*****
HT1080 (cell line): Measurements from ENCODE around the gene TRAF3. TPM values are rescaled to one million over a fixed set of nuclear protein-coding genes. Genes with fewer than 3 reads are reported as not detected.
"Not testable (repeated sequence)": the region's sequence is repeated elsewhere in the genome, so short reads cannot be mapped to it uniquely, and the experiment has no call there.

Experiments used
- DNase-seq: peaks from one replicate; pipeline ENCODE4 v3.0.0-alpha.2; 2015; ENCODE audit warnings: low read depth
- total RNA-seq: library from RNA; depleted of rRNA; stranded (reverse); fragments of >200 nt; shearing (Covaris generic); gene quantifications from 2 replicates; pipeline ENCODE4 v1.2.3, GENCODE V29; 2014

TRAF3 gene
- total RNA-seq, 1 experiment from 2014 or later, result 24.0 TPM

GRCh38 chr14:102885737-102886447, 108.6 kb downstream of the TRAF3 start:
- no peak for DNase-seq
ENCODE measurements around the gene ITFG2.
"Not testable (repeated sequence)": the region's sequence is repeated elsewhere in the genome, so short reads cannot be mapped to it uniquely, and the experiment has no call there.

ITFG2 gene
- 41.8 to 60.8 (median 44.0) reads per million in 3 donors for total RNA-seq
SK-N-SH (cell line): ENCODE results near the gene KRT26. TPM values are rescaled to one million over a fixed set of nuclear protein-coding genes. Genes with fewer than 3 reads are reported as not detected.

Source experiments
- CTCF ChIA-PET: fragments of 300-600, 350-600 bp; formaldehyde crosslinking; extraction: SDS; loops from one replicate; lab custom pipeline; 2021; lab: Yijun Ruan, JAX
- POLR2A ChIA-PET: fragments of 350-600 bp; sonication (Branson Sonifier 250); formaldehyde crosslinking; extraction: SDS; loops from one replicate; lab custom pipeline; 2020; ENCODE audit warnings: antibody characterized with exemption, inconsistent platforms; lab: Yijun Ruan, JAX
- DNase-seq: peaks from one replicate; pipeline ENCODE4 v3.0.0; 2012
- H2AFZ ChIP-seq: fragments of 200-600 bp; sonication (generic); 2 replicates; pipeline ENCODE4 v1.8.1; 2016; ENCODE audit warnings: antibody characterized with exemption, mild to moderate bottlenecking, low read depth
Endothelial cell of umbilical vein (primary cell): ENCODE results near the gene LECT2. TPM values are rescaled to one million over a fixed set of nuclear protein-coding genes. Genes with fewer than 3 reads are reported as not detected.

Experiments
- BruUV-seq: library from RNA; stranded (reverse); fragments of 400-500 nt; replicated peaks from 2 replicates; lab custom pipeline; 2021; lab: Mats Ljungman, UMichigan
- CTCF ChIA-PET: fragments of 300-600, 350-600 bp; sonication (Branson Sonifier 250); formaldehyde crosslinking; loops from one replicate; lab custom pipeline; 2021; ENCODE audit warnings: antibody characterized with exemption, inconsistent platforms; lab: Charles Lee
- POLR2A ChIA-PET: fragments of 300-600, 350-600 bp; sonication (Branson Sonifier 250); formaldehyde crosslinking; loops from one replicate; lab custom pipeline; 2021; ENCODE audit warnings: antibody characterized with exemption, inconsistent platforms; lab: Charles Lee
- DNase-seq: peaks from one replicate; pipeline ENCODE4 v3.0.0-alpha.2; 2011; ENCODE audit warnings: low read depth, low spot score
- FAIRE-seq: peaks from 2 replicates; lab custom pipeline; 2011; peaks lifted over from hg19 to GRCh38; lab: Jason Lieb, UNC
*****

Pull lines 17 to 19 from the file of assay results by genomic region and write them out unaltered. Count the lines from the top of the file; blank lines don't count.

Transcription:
- POLR2A ChIA-PET: fragments of 350-600 bp; sonication (Branson Sonifier 250); formaldehyde crosslinking; extraction: SDS; loops from one replicate; lab custom pipeline; 2020; ENCODE audit warnings: antibody characterized with exemption, inconsistent platforms; lab: Yijun Ruan, JAX
- DNase-seq: peaks from one replicate; pipeline ENCODE4 v3.0.0; 2012
- H2AFZ ChIP-seq: fragments of 200-600 bp; sonication (generic); 2 replicates; pipeline ENCODE4 v1.8.1; 2016; ENCODE audit warnings: antibody characterized with exemption, mild to moderate bottlenecking, low read depth